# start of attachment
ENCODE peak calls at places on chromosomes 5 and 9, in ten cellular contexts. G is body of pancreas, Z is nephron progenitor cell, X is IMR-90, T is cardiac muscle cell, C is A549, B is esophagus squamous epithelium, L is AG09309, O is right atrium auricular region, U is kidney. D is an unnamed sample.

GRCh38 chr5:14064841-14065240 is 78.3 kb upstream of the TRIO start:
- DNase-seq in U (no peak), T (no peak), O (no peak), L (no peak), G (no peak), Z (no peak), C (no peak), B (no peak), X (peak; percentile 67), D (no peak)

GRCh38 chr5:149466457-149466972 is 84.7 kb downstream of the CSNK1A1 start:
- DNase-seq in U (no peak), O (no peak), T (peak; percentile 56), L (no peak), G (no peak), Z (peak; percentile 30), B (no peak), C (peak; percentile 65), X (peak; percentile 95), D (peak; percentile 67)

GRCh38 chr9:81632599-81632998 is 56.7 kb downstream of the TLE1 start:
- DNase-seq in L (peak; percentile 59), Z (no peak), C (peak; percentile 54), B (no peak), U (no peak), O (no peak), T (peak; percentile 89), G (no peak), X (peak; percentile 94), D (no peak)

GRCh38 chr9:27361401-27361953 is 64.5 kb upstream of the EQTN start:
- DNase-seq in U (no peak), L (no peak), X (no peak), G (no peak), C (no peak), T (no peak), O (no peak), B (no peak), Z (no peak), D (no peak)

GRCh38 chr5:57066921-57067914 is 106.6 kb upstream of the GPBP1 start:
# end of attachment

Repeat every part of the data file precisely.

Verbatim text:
ENCODE peak calls at places on chromosomes 5 and 9, in ten cellular contexts. G is body of pancreas, Z is nephron progenitor cell, X is IMR-90, T is cardiac muscle cell, C is A549, B is esophagus squamous epithelium, L is AG09309, O is right atrium auricular region, U is kidney. D is an unnamed sample.

GRCh38 chr5:14064841-14065240 is 78.3 kb upstream of the TRIO start:
- DNase-seq in U (no peak), T (no peak), O (no peak), L (no peak), G (no peak), Z (no peak), C (no peak), B (no peak), X (peak; percentile 67), D (no peak)

GRCh38 chr5:149466457-149466972 is 84.7 kb downstream of the CSNK1A1 start:
- DNase-seq in U (no peak), O (no peak), T (peak; percentile 56), L (no peak), G (no peak), Z (peak; percentile 30), B (no peak), C (peak; percentile 65), X (peak; percentile 95), D (peak; percentile 67)

GRCh38 chr9:81632599-81632998 is 56.7 kb downstream of the TLE1 start:
- DNase-seq in L (peak; percentile 59), Z (no peak), C (peak; percentile 54), B (no peak), U (no peak), O (no peak), T (peak; percentile 89), G (no peak), X (peak; percentile 94), D (no peak)

GRCh38 chr9:27361401-27361953 is 64.5 kb upstream of the EQTN start:
- DNase-seq in U (no peak), L (no peak), X (no peak), G (no peak), C (no peak), T (no peak), O (no peak), B (no peak), Z (no peak), D (no peak)

GRCh38 chr5:57066921-57067914 is 106.6 kb upstream of the GPBP1 start: